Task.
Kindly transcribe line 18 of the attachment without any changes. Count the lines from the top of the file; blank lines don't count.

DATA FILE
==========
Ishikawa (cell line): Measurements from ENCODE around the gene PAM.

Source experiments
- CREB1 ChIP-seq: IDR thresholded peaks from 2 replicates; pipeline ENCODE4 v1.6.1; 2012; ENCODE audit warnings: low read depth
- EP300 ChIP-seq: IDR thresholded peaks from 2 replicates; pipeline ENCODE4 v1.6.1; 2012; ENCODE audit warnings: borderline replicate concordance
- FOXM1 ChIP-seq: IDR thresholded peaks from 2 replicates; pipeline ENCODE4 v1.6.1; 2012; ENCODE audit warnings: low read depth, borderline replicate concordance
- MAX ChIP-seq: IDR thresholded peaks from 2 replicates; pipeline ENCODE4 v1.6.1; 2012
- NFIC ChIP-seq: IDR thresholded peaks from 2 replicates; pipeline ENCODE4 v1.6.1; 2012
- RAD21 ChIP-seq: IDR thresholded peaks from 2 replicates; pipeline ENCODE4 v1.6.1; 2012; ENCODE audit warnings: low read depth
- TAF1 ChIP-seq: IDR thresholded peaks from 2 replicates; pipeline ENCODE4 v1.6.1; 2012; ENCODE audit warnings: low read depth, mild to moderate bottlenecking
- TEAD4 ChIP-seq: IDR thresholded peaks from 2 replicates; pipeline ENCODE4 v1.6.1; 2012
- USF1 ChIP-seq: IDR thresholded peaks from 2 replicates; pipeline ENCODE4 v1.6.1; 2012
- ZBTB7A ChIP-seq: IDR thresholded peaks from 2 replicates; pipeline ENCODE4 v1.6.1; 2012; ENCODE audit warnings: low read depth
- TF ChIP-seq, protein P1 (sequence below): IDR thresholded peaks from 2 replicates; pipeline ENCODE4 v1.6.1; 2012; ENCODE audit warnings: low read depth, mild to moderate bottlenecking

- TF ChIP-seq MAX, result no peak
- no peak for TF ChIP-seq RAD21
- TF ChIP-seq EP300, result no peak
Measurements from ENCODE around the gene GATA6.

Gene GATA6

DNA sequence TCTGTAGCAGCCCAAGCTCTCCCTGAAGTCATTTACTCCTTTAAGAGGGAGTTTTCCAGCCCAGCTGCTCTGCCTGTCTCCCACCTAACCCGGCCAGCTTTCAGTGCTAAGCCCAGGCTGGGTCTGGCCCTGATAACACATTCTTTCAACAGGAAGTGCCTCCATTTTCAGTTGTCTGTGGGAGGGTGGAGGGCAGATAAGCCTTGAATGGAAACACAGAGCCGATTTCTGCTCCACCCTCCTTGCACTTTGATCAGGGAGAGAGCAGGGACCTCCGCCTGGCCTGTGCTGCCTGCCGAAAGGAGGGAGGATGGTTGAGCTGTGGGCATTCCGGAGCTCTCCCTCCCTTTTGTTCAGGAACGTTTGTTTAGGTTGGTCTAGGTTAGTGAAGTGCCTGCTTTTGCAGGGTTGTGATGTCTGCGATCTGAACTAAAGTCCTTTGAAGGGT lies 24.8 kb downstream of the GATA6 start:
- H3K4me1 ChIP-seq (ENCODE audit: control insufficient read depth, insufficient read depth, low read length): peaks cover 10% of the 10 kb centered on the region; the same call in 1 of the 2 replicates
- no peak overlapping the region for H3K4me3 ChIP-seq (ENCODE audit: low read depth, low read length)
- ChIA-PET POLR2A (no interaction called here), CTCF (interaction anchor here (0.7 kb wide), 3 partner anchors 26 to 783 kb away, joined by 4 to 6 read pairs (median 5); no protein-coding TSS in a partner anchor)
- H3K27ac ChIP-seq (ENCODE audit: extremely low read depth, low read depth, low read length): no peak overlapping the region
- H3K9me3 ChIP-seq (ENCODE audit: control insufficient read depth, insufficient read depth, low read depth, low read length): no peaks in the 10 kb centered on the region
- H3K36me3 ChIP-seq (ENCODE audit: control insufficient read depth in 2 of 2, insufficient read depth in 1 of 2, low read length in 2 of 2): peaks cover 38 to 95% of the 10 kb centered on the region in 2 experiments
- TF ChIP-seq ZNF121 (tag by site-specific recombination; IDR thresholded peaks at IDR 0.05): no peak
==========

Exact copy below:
Gene GATA6